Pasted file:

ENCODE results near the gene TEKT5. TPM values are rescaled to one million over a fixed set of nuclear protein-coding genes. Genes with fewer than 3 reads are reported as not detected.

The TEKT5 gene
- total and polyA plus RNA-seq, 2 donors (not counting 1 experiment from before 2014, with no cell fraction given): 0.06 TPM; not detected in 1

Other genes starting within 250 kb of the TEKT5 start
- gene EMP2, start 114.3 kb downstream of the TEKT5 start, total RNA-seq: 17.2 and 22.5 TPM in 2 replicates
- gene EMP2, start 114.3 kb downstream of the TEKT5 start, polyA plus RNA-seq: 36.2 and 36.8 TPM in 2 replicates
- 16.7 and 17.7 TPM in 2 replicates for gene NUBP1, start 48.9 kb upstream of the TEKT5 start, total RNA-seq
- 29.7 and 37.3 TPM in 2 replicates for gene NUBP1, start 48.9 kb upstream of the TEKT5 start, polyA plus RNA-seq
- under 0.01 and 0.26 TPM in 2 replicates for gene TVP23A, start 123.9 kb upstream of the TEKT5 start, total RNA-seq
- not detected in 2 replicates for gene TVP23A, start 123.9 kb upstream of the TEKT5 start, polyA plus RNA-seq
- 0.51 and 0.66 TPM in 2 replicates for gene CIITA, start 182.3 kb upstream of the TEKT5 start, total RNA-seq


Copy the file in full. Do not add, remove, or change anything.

ENCODE results near the gene TEKT5. TPM values are rescaled to one million over a fixed set of nuclear protein-coding genes. Genes with fewer than 3 reads are reported as not detected.

The TEKT5 gene
- total and polyA plus RNA-seq, 2 donors (not counting 1 experiment from before 2014, with no cell fraction given): 0.06 TPM; not detected in 1

Other genes starting within 250 kb of the TEKT5 start
- gene EMP2, start 114.3 kb downstream of the TEKT5 start, total RNA-seq: 17.2 and 22.5 TPM in 2 replicates
- gene EMP2, start 114.3 kb downstream of the TEKT5 start, polyA plus RNA-seq: 36.2 and 36.8 TPM in 2 replicates
- 16.7 and 17.7 TPM in 2 replicates for gene NUBP1, start 48.9 kb upstream of the TEKT5 start, total RNA-seq
- 29.7 and 37.3 TPM in 2 replicates for gene NUBP1, start 48.9 kb upstream of the TEKT5 start, polyA plus RNA-seq
- under 0.01 and 0.26 TPM in 2 replicates for gene TVP23A, start 123.9 kb upstream of the TEKT5 start, total RNA-seq
- not detected in 2 replicates for gene TVP23A, start 123.9 kb upstream of the TEKT5 start, polyA plus RNA-seq
- 0.51 and 0.66 TPM in 2 replicates for gene CIITA, start 182.3 kb upstream of the TEKT5 start, total RNA-seq